Hungary Jews Emigrate Amid Anti-Semitism and Economic Recession

Greener Pastures Beckon in Vienna and Further Afield

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By JTA

Published February 20, 2013.
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Deutsch declined further comment on the subject, possibly because of the consternation his statements caused across the border, where Hungarian Jewish leaders criticized him for “sowing panic” and giving “false” data. But in talks with about a dozen Hungarian immigrants to Austria, most cited professional reasons as the primary driver of their emigration, even if the anti-Semitic rhetoric increasingly common in Hungary is never far from their thoughts.

“In every election, my parents would say that if a party like Jobbik entered the government, we would pack our suitcases and go,” said Gabor, a recent arrival to Vienna from Budapest. “The whole atmosphere is of things getting worse, not only for Jews. It can be a driving force for people to get the hell out.”

Founded a decade ago, Jobbik has grown to become Hungary’s third-largest party. The party drew international attention in November when Matron Gyongyosi, a Jobbik lawmaker, said that lists of Hungarian Jews should be drawn up as they represented a “security risk.”

Jobbik will likely remain out of the government coalition at least until the 2014 elections, but its growth has shaken the sense of security for many Hungarian Jews and offers added encouragement to leave.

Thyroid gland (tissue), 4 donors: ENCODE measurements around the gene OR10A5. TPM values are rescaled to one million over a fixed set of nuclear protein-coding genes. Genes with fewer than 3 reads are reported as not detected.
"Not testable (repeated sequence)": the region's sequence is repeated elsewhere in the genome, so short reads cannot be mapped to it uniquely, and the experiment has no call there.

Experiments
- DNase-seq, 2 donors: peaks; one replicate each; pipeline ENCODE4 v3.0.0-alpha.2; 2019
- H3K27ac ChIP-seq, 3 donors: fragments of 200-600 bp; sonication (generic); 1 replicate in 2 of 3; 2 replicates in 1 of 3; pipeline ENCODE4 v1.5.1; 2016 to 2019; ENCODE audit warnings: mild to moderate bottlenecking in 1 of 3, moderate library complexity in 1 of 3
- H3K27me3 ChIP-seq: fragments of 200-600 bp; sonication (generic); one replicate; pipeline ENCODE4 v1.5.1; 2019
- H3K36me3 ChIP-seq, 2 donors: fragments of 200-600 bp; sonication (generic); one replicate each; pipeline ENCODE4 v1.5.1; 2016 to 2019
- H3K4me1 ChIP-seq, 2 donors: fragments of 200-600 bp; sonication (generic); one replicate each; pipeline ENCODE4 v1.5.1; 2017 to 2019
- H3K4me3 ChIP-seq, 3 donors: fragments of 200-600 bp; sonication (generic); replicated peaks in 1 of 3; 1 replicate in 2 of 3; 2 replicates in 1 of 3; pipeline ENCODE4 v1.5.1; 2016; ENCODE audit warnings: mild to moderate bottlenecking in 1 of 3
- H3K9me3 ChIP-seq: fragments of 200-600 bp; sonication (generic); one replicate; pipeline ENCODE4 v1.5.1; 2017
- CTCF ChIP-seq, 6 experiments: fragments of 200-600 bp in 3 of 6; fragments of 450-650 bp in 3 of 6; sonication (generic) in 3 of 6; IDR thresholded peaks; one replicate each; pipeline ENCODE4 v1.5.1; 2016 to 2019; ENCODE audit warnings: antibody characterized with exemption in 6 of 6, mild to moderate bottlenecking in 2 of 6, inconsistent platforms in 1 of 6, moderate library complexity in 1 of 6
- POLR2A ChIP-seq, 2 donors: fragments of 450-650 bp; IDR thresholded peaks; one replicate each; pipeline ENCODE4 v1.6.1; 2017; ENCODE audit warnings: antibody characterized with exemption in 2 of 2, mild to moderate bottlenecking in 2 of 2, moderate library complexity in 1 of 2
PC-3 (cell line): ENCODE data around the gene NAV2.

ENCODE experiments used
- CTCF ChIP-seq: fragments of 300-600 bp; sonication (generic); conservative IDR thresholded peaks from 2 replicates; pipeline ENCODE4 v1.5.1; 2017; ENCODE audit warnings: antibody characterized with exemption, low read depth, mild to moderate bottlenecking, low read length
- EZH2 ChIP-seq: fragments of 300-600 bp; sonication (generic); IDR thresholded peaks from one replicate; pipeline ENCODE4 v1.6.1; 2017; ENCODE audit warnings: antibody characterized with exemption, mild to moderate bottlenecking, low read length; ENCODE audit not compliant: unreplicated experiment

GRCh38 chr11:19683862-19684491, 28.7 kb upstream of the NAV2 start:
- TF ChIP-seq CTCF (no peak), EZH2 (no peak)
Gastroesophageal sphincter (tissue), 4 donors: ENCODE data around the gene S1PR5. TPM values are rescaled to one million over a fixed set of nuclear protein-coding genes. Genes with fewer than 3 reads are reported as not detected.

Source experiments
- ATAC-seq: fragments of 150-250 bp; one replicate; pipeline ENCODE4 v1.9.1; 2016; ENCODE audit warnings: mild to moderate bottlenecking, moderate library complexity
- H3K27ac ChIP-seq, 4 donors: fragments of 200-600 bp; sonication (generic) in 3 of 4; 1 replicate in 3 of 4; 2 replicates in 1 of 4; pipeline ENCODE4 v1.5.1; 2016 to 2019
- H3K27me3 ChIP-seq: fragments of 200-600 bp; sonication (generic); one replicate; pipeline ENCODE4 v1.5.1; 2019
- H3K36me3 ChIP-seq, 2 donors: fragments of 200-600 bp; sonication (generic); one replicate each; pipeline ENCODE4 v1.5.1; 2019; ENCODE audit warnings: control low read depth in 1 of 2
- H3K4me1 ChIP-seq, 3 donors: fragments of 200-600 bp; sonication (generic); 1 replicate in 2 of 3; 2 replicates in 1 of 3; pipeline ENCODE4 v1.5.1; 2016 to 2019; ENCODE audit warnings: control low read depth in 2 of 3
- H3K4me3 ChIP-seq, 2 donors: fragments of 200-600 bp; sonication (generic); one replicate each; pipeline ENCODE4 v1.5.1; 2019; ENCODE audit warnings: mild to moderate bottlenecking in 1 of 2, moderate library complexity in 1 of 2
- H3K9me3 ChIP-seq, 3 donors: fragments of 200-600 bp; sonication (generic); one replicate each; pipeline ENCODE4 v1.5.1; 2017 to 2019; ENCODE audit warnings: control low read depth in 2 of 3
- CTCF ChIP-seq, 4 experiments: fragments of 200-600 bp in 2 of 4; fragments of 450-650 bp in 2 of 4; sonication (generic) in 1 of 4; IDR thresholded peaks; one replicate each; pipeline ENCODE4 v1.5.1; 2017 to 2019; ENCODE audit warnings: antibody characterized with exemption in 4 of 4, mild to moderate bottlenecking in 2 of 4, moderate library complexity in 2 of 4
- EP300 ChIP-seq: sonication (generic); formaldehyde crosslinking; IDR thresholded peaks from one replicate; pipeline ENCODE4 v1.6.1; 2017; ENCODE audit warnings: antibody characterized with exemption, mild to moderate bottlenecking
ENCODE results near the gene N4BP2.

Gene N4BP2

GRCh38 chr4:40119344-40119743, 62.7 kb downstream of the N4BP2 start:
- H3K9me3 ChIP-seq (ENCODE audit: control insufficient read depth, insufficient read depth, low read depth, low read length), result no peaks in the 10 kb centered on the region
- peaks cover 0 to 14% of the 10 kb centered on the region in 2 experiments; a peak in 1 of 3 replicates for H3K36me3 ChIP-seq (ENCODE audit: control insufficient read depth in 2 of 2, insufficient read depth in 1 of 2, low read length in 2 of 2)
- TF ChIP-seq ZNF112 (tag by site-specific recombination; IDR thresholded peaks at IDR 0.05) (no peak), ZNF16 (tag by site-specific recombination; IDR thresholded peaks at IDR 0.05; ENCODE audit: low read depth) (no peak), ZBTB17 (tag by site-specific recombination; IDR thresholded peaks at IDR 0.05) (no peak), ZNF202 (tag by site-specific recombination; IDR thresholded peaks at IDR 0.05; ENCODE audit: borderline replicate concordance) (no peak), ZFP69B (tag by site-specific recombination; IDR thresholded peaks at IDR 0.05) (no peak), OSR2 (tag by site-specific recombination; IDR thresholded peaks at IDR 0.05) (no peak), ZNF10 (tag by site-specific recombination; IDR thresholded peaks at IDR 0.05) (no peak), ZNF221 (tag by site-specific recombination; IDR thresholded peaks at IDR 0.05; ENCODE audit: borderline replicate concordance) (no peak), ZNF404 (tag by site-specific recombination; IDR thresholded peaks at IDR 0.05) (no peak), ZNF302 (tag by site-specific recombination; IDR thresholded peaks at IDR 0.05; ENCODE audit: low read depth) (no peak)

“In planning my future and in terms of employment options, coming to Vienna made the most sense,” Gabor said. “It’s very near. You can still see your family and friends on the weekends.”

For young professionals like Gabor, Vienna offers a number of advantages over other places aside from the distance. For one, work permit requirements were waived in 2011 between the two countries.

But for some Hungarian Jews, the destination is less important. One middle-aged woman from Budapest, who spoke to JTA on condition of anonymity, is hoping to depart for Australia.

“I would most definitely like to leave Hungary but still haven’t heard from the authorities,” she said. “I am impatiently waiting for an answer and am really hoping for a positive one.”

Such cases make Adam Fischer, a Hungarian Jewish conductor who now lives in the United Kingdom and has studied in Vienna, an unequivocal supporter of the Vienna community’s initiative to bring over Jews.

“It’s better if Jews immigrate to Vienna,” he said. “That way they stay nearby and the thread is not broken. Plus, there’s always a chance of them returning if things improve.”


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